Once-Strong Apartment Fundamentals in Portland Slump Among Nation鈥檚 Weakest

  in   Portland

Portland’s apartment market used to comfortably exceed U.S. averages for occupancy and rent growth. Lately, however, performance fundamentals have changed. It’s been almost 15 years since apartment occupancy in Portland was this low, and operators have recently turned to rent cuts.

Known for its outdoor lifestyle with quality-of-life appeal, Portland has historically had a strong economy and a large population of educated young adults, which generally drives strong apartment demand. But the COVID-19 pandemic hit this West Coast market hard, and Portland has yet to recover all the job losses suffered during that economic downturn. Apartment developers are clearly counting on a turnaround, however, as new supply volumes are still hitting the market at a notable clip.

At the beginning of 2024, 51视频 forecasted markets that had great upside potential, and Portland was not one of them. In fact, Portland was deemed a market that had the potential to see challenges in 2024, alongside other West region metros Las Vegas, Los Angeles, San Francisco and Oakland. And thus far, that forecast has come to fruition.

Occupancy Drops to a Recent Low, Inspiring Rent Cuts

Apartment occupancy in Portland dropped below the 94% mark in November 2023 and has hovered there since, according to data from 51视频 Market Analytics. The last time Portland occupancy dipped beneath 94% was back in early 2010.

This marks a contrast from how the market used to operate. Occupancy in Portland used to outperform the U.S. norm by a large margin. From 2010 through mid-2016, occupancy in Portland topped the U.S. rate by a comfortable 140 basis points (bps), on average. Toward the end of 2016, occupancy fell notably in Portland, wiping out that sizable lead. From that point on, occupancy in Portland ran right alongside U.S. averages, until recently, when the U.S. pulled ahead, ranking above Portland by an average of about 40 bps since October 2023.

At 93.9% in April 2024, Portland’s apartment occupancy hovered below the pace this market set in the decade prior to the COVID-19 pandemic, when the average was consistently above 95%. Portland occupancy as of April was also notably below neighboring Seattle’s performance (94.5%).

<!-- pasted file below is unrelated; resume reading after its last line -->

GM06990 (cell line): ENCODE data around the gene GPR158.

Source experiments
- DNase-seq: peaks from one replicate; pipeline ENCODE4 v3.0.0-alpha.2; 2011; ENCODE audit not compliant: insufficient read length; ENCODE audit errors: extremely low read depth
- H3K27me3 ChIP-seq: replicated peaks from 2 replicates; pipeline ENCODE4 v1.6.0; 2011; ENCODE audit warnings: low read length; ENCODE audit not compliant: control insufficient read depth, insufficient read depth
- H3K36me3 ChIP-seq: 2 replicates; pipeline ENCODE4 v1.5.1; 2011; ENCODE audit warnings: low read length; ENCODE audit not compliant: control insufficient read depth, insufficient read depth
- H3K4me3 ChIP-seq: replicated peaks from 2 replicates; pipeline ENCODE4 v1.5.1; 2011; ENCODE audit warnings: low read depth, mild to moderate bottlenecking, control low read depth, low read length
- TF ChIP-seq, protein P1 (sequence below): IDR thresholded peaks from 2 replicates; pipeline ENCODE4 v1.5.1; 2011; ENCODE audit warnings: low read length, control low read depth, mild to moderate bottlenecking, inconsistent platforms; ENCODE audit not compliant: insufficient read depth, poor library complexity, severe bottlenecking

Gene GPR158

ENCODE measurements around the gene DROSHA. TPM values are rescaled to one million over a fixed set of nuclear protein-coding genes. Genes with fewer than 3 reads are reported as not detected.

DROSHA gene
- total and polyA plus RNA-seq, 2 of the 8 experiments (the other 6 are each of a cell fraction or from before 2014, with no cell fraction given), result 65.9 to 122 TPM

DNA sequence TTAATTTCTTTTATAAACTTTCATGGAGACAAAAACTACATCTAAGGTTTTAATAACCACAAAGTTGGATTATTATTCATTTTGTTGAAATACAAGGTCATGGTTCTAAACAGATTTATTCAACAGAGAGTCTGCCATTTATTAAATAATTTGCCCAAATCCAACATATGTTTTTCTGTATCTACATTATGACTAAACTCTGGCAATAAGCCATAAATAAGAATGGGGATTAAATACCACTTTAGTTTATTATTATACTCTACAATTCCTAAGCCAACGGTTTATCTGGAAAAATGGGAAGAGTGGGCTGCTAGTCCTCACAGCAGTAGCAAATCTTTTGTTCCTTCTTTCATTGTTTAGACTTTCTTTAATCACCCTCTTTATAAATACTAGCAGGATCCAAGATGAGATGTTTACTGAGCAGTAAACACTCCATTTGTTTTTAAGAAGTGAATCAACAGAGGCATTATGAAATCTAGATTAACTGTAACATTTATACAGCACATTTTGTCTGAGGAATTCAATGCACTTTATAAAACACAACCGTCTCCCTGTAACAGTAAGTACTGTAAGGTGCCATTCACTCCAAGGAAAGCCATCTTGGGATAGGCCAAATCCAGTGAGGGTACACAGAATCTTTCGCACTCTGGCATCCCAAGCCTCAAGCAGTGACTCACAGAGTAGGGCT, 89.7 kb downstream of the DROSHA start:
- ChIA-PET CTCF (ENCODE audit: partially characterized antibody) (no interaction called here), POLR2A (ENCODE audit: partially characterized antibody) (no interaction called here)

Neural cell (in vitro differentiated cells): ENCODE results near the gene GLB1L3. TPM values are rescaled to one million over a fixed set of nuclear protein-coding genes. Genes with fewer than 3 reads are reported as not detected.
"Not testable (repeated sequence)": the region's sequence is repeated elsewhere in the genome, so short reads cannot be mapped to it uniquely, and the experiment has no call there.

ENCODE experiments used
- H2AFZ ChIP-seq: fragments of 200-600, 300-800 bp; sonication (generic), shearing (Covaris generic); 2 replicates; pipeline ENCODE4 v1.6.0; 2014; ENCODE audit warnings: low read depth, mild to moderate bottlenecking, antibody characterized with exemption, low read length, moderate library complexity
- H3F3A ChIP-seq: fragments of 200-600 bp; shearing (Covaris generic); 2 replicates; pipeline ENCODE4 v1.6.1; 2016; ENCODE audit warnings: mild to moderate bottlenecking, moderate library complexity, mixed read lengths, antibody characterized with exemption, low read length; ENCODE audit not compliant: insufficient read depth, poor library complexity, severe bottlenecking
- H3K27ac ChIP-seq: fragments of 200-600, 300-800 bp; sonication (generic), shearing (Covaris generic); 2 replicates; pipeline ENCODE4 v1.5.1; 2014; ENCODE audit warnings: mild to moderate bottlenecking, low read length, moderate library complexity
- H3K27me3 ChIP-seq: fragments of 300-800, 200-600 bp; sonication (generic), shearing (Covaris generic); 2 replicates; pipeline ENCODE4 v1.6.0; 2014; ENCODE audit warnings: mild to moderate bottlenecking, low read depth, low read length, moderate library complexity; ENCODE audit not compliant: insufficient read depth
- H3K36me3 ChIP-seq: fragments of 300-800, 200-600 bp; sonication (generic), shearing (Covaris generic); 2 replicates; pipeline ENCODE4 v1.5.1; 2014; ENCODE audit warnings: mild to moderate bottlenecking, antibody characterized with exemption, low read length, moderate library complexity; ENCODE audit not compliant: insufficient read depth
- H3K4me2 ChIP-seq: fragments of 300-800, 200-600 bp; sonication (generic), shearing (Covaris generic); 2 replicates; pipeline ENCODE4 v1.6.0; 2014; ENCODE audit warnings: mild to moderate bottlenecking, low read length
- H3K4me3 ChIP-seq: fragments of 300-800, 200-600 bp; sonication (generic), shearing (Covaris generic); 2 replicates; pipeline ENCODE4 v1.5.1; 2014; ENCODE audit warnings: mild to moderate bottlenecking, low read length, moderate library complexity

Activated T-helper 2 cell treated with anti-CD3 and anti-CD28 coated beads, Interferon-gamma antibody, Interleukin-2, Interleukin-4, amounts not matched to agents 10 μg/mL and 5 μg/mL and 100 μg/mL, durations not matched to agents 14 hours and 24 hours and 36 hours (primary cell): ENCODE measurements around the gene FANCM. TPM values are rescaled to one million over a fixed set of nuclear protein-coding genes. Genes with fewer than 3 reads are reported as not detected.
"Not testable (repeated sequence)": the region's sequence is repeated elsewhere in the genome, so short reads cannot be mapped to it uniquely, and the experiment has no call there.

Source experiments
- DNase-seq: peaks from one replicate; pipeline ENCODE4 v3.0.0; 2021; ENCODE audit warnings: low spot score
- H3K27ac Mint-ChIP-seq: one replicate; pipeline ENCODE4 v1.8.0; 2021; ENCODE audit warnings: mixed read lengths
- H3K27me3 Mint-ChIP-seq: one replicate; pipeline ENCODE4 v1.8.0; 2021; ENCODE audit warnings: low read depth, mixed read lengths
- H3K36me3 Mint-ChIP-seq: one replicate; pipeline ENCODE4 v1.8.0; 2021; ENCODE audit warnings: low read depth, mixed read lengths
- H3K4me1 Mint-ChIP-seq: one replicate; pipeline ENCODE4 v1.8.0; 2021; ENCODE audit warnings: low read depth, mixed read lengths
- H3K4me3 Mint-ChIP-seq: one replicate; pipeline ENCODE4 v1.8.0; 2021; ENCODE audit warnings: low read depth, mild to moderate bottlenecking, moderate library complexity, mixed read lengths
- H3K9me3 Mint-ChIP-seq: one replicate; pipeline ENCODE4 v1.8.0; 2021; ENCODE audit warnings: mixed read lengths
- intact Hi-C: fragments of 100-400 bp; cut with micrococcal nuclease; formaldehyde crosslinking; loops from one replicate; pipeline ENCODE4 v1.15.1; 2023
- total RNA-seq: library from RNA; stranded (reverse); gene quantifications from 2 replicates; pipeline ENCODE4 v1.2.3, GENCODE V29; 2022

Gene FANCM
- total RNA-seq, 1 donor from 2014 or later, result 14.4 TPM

Falling occupancy in Portland has impacted operators’ ability to realize pricing power. As such, effective asking rents were cut by 1.6% in the year-ending April. That was among the worst performances nationwide. Only two other West region markets – Phoenix and Salt Lake City – saw worse price declines in the past year.

So why is Portland – a typically strong apartment market – suffering recently?

Demographic Headwinds Hold Back Portland Potential

Like most markets nationwide, Portland saw a deep drop in employment formation during the pandemic, but this market recovered quickly, adding jobs a peak pace near 9% in the year-ending April 2021. Still, this was below the concurrent national average of 11.5%. And since that peak, job formation in Portland has been dropping off until January 2024, when employment cuts became the norm. In the latest data from the Bureau of Labor Statistics, Portland’s job market contracted by 1.8% in the year-ending March. That was the worst showing among major markets nationwide.

Portland is also one of a handful of markets in the U.S. that have yet to recover all the jobs lost during the pandemic. As of March 2024, the employment base here was still over 9,000 jobs – or 0.8% – shy of pre-pandemic job counts.

Population loss has been a moderate factor recently as well. The Portland metro area lost about 2% of its population – about 4,700 people – between 2020 and 2023, according to estimates from the U.S. Census Bureau. In good news, that loss has slowed recently, with a net loss of less than 1,000 residents between 2022 and 2023.

With demand drivers waning, apartment absorption levels in Portland remain muted compared to historical norms. In the first three months of 2024, however, there was some improvement on that front. Portland absorbed a solid 1,301 units in 1st quarter 2024, which was more than double the market’s average 1st quarter pace in the decade prior to the pandemic. Solid 1st quarter demand took annual absorption to 2,318 units – the strongest annual showing in Portland since 2nd quarter 2022.

However, recent demand volumes still clocked in behind historical averages for this market. Looking again at the decade prior to the pandemic, Portland absorption averaged closer to 3,500 units annually. At that same time, annual supply was also averaging at about 3,500 units. In the past year, apartment demand was at 2,300 units, while concurrent supply was more than double that mark at about 5,000 units.

Looking ahead, another 8,200 or so apartments are under way, with about 6,800 of those scheduled to wrap up construction in the coming year. Strengthening apartment demand in the early months of 2024 is certainly a good sign but the forecast for Portland remains among the nation’s weakest in the year ahead, with occupancy and rent change continuing to underwhelm in the near term.

For more information on the state of apartment markets along the West Coast, including forecasts, watch the webcast Market Intelligence: Q2 West Coast Update.